This second embodiment is suitable for, in effect, conducting surveys of users of a facility, such as a restaurant or chain of restaurants. It therefore has greatly increased data logging capacity and greatly reduced aural/audio capacity when compared with the embodiment of FIGS. 1 to 6.
FIGS. 7 and 8
 The display sign's mechanical structure comprises in essence a box like base or rear unit 701, and front frame member 702, which is a snap fit onto the base unit 701, a transparent window 703 and a graphics laminate 704. The window 703 and graphics laminate 704 are sandwiched between the base unit 701 and the front frame 702. In addition to the snap-fit other additional means may be used to securely lock the units 701 and 702 together.
 A flexible seal 705 is carried by the frame 702 and the whole of the latter's inner periphery 702 a. The seal 705 makes a waterproof contact with the periphery of the window 703.
 The electronic control system is indicated at 706 and the battery power supply at 707.
 In this embodiment the base unit 701 is manufactured from aluminium extrusions having the cross-sections shown In FIG. 8. The front frame 702 is also manufactured from an aluminium extrusion. The window 703 is manufactured from a transparent polycarbonate or acrylic material.
 As indicated earlier the frame 702 is a snap-fit onto the base unit 701, the latter being secured to a wall by appropriate means such as screws (not shown). Access can then be easily gained to the graphical display, electronic control system and the batteries by simply detaching the frame 702, and window 703, from the base unit 701, the latter remaining secured to the wall or other mounting.
 Although not shown in FIGS. 7 and 8, the display sign also incorporates the equivalent of the exciters or transducers 35 of FIG. 3 in order to make the assembly operate as a loudspeaker in the manner already described.
FIGS. 9 and 10
 These illustrate the essential elements of the electronic control system shown at 706 in FIG. 7.
 There are three ways in which inputs can be made to the sign's electronic system, these being shown at 910, 911 a, b, c and d and 912 respectively.
 The inputs are fed into a microprocessor 913 which controls a) an output to an E2 PROM 814 (erasable programmable read-only memory); b) an output to a flash memory 915; c) and an output to a digital-to-analogue converter (DAC) 916.
 The output from the DAC 915 is fed to a power amplifier 917 and thence to an audio driver/exciter/transducer 918 which is the equivalent of 35 in FIG. 3.
 Input 910 is a so-called serial button that is capable of inputting a variety of commands to the microprocessor 913 depending, for example, on the number of times it is pressed.
 Inputs 911 a to 911 d are hard-wired buttons each of which is then only capable of making a single type of predetermined input to the microprocessor 913.
 The third type of input 912 comprises an Infra-Red Data Association (IRDA) transceiver operable by means of a hand-held remote controller 919. However, the IRDA's main purpose in many applications is to enable the logged information to be downloaded from the display sign.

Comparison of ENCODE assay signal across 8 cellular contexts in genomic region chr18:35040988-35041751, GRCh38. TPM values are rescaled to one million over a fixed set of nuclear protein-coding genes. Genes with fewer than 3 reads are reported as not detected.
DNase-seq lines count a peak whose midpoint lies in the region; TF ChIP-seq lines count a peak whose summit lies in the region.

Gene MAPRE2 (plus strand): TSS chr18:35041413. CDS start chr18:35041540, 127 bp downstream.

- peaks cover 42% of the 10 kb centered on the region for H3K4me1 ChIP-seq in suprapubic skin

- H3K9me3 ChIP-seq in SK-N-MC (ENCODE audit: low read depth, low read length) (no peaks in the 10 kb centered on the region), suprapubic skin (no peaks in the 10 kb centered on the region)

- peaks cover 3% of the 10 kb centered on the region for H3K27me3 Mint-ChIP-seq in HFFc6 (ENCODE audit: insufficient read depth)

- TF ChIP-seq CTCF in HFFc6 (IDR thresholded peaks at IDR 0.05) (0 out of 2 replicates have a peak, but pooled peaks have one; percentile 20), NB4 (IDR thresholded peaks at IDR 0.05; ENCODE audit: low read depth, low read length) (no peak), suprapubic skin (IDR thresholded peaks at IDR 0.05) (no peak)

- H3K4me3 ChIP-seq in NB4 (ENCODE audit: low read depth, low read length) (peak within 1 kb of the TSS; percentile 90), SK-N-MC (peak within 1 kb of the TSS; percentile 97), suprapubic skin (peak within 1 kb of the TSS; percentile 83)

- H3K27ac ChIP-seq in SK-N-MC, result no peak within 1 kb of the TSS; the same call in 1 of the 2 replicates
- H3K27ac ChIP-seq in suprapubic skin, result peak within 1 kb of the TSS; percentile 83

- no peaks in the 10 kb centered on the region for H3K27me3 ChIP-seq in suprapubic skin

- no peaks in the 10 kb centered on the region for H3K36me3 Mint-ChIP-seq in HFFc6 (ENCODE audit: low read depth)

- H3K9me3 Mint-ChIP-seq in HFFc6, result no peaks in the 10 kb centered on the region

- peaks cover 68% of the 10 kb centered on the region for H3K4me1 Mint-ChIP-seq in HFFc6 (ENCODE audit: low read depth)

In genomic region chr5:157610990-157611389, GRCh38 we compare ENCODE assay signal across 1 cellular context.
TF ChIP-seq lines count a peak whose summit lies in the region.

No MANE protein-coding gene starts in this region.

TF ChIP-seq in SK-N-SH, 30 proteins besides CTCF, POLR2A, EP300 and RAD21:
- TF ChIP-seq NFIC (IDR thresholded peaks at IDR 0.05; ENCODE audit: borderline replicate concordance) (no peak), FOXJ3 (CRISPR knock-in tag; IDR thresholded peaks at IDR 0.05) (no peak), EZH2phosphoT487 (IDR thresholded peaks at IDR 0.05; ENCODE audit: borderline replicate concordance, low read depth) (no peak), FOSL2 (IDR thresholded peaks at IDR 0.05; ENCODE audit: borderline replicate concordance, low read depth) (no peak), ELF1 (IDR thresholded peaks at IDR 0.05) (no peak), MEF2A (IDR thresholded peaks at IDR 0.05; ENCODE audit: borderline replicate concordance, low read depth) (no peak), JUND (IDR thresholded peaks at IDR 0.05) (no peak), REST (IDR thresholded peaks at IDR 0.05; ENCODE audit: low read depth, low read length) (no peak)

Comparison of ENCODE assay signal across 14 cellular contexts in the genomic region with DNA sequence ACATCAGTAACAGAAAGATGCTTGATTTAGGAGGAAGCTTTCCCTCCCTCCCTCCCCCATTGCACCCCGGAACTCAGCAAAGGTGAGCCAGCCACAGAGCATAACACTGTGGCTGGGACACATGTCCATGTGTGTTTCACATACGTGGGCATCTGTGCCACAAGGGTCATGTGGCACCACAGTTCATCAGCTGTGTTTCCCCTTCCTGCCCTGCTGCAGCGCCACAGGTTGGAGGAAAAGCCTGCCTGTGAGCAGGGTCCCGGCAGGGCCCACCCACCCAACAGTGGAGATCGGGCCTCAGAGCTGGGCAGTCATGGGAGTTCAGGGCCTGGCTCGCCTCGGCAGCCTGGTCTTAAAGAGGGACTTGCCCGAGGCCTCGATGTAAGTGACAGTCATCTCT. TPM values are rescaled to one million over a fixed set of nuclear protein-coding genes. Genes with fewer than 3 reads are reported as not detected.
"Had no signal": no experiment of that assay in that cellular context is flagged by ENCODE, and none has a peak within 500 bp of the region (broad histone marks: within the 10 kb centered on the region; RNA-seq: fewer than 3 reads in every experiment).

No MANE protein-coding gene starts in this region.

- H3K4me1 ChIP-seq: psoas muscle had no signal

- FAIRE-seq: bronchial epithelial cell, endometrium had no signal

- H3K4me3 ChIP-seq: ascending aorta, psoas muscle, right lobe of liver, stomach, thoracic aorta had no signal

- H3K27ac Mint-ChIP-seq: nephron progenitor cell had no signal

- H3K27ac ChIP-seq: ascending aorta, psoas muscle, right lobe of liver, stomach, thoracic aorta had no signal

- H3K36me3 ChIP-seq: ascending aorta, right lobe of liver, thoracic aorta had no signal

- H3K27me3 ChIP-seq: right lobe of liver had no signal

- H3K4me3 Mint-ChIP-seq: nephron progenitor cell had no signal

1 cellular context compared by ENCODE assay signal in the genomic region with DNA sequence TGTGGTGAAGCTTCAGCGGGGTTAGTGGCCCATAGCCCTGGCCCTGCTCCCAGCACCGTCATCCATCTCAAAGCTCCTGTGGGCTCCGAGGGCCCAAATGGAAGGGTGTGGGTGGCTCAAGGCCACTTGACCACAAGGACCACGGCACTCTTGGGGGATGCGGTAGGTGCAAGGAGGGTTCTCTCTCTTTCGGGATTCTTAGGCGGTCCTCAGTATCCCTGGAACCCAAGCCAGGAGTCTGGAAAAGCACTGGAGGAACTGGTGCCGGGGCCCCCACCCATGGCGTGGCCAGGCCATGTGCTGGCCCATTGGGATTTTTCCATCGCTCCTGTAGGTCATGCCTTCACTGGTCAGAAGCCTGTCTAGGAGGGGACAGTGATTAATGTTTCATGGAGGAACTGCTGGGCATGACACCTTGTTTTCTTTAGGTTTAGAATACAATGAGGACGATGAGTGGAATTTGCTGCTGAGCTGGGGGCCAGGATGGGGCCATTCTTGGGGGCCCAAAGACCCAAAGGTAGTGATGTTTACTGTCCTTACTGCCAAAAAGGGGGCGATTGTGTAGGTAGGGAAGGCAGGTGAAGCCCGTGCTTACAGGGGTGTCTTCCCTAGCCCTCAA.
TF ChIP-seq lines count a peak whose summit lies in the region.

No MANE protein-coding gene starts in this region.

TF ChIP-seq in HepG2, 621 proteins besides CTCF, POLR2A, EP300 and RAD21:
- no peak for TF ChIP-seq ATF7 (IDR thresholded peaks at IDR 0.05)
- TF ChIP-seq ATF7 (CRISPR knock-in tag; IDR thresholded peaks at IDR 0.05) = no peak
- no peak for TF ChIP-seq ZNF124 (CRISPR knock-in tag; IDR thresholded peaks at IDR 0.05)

The IRDA transceiver 912 is connected to a serial I/F unit 920 which in turn is connected to the microprocessor 913.
 On receipt of an input either from the hardwired switch inputs 911 or the serial switch inputs 910 or the IRDA link 912 the microcontroller 913 powers up the amplifier 917 and peripherals, logs the key hit in the E 2PROM 914 and, depending on the content of the flash memory 915 Table of Contents, plays audio by consecutively addressing the flash memory 915 and latching the resulting data into the digital-to-analogue converter 916, which converts the 8-bit level information into an analogue output to feed into the power amplifier 917 and from this to the audio driver 918 as an analogue audio signal.
 The system of FIG. 9 may be simplified by omitting the flash memory 915 and then the audio is played directly out of the microcontroller memory 913. This simpler system is suitable for a short beep or other simple sampled audio message.
 The microcontroller 913 includes a real time clock such that all logging can be linked to real time.
 The IRDA 912 is to be used to download logging information to a remote handheld computer such as a laptop or Palm Pilot type system 919. It will also be used to upload new audio data to either the flash memory 915 or to the microcontroller 913 together with control and real time setup information as necessary.
 The internal logging data is stored in I2C interfaced E2PROM 914. This technique allows use of variable sizes of E2PROM depending on the application requirement.
 This arrangement is more efficient than a logging system which logs the time and date of each switch push together with the switch number. This is very wasteful of which with each entry consisting of several bytes of data.
 The system of the present invention is a flexible system utilising all the E2PROM memory, configurable to suit the application. The memory is divided up into sections by time; with each time slot consisting of 2-bytes for each switch i.e. three switches require 6 bytes. With a 2-byte slot up to 65536 single switch presses can be recorded in one time slot. When the switch is operated the microcontroller 913 uses its real time clock to determine which slot to use and increments the correct switch counter in the correct time slot.